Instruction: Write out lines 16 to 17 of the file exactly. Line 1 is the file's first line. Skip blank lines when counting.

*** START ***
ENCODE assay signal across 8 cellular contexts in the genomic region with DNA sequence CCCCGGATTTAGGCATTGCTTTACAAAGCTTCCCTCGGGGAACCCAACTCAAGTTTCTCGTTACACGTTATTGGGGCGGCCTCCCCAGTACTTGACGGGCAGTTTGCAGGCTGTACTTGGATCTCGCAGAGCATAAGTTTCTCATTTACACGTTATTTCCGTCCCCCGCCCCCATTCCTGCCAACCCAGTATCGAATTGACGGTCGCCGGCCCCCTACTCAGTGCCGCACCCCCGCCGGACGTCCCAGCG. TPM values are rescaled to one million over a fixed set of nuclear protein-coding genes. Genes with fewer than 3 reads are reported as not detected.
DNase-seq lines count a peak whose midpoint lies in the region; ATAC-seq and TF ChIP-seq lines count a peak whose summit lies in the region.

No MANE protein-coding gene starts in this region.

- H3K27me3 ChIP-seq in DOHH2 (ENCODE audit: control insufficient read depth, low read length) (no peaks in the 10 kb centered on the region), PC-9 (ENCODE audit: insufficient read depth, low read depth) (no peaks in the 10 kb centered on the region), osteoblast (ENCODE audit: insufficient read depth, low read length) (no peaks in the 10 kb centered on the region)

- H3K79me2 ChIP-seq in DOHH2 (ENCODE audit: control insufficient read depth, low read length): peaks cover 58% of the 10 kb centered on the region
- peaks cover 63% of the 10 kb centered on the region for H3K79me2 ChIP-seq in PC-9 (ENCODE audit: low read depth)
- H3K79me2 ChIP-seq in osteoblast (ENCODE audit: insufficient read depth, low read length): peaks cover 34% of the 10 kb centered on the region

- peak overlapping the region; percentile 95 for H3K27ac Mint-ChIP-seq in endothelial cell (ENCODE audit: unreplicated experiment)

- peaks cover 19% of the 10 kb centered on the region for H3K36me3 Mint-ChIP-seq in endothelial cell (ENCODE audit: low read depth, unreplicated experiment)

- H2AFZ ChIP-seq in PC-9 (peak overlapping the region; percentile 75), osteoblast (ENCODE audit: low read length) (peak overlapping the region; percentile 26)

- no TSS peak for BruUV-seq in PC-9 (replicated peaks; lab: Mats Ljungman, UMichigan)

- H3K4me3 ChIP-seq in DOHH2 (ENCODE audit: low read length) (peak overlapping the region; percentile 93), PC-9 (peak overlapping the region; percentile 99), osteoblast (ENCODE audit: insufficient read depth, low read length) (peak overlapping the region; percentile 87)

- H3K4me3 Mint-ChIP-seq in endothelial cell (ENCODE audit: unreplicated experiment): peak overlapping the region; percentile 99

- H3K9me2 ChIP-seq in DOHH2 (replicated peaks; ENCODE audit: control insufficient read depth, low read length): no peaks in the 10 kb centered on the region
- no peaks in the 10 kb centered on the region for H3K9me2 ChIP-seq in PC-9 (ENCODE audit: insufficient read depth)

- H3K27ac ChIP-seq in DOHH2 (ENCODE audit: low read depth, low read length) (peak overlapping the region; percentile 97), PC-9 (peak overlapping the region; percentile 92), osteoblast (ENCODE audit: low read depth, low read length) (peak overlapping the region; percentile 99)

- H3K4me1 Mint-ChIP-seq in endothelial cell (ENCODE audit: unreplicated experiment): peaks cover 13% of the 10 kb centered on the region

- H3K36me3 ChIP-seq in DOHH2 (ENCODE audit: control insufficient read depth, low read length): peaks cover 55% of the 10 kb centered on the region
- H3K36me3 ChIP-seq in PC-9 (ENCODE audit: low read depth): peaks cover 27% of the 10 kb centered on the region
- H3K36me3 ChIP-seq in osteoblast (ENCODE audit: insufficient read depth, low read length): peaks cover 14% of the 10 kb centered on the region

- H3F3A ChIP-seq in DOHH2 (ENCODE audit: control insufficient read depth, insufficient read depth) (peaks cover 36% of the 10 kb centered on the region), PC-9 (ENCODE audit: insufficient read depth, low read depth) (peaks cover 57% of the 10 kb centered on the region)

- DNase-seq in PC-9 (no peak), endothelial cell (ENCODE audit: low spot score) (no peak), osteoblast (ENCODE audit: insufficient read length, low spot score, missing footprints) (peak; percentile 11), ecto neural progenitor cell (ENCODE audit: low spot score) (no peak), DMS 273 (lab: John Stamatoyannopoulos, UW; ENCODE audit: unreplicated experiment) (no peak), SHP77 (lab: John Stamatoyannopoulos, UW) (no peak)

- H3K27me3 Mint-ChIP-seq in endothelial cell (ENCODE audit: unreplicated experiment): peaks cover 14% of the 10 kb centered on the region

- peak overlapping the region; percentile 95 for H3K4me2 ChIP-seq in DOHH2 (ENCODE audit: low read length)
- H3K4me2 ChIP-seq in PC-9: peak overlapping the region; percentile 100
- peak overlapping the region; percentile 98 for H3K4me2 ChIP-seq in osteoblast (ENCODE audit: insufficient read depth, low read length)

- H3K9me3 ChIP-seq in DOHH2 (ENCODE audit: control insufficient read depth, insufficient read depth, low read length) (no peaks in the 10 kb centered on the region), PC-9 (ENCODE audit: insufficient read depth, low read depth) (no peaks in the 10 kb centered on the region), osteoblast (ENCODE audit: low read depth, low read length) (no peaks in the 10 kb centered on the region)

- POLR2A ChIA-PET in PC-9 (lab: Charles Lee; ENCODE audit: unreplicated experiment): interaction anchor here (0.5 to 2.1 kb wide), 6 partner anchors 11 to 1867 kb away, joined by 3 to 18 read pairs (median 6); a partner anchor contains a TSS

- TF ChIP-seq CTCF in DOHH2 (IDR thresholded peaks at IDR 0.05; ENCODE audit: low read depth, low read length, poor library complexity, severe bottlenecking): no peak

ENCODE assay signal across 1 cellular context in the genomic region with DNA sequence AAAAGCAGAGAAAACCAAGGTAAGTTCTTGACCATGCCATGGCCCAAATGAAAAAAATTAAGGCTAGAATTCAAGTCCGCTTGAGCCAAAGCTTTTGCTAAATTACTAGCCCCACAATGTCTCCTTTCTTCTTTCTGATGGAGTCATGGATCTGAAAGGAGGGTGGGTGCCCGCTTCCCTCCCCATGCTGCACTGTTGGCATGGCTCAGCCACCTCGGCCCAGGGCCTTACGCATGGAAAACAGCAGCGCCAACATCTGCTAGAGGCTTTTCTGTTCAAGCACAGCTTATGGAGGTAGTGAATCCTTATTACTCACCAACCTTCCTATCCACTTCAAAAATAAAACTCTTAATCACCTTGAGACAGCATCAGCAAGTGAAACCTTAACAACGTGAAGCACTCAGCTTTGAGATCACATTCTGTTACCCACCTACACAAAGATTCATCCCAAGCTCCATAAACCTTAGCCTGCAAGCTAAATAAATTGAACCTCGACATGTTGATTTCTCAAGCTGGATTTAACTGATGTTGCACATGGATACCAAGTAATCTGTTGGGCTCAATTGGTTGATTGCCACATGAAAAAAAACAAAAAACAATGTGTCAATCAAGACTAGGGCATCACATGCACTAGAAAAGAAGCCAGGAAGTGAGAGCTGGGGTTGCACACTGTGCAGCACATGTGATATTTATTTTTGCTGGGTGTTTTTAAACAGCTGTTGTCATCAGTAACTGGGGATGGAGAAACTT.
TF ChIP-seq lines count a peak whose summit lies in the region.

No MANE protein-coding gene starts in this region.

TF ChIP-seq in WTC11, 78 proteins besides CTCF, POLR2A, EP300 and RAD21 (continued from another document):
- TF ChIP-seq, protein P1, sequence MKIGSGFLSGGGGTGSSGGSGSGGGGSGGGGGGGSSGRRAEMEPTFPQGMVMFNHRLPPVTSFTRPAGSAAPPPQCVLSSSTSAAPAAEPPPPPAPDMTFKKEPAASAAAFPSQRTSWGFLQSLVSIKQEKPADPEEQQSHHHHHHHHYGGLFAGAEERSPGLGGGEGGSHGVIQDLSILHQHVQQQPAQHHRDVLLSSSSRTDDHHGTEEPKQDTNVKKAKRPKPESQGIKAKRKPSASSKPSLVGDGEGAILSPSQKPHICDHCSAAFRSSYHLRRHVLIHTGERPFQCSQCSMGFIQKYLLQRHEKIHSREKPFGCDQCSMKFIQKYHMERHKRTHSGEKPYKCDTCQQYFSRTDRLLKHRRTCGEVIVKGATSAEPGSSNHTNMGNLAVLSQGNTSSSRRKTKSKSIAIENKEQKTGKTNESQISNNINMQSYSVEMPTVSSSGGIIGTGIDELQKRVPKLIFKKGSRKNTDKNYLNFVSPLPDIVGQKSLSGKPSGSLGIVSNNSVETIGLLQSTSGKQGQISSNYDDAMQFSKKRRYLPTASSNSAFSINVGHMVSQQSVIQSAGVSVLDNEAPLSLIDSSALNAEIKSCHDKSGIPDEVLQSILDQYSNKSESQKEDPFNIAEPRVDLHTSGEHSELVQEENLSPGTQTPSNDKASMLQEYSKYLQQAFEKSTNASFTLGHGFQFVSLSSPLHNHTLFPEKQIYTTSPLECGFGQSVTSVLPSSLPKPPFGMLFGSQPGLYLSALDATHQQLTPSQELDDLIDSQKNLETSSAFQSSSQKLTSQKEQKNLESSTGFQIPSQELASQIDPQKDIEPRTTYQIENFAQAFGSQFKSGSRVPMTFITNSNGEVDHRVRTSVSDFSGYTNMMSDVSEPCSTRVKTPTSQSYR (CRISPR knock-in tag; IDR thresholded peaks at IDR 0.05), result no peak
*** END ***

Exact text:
- H3K27ac ChIP-seq in DOHH2 (ENCODE audit: low read depth, low read length) (peak overlapping the region; percentile 97), PC-9 (peak overlapping the region; percentile 92), osteoblast (ENCODE audit: low read depth, low read length) (peak overlapping the region; percentile 99)

- H3K4me1 Mint-ChIP-seq in endothelial cell (ENCODE audit: unreplicated experiment): peaks cover 13% of the 10 kb centered on the region